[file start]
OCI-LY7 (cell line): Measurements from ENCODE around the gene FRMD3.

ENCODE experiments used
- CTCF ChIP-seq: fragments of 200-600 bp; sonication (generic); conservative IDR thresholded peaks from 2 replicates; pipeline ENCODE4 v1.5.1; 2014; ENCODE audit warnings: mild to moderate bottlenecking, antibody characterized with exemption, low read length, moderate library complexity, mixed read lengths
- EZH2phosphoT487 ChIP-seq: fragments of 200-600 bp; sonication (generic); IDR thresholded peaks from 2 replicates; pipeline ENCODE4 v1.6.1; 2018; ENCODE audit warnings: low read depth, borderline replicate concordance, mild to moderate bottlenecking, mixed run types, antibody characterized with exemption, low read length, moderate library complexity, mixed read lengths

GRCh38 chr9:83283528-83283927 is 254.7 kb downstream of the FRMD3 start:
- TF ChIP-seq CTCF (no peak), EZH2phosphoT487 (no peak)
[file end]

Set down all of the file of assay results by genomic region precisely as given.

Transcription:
OCI-LY7 (cell line): Measurements from ENCODE around the gene FRMD3.

ENCODE experiments used
- CTCF ChIP-seq: fragments of 200-600 bp; sonication (generic); conservative IDR thresholded peaks from 2 replicates; pipeline ENCODE4 v1.5.1; 2014; ENCODE audit warnings: mild to moderate bottlenecking, antibody characterized with exemption, low read length, moderate library complexity, mixed read lengths
- EZH2phosphoT487 ChIP-seq: fragments of 200-600 bp; sonication (generic); IDR thresholded peaks from 2 replicates; pipeline ENCODE4 v1.6.1; 2018; ENCODE audit warnings: low read depth, borderline replicate concordance, mild to moderate bottlenecking, mixed run types, antibody characterized with exemption, low read length, moderate library complexity, mixed read lengths

GRCh38 chr9:83283528-83283927 is 254.7 kb downstream of the FRMD3 start:
- TF ChIP-seq CTCF (no peak), EZH2phosphoT487 (no peak)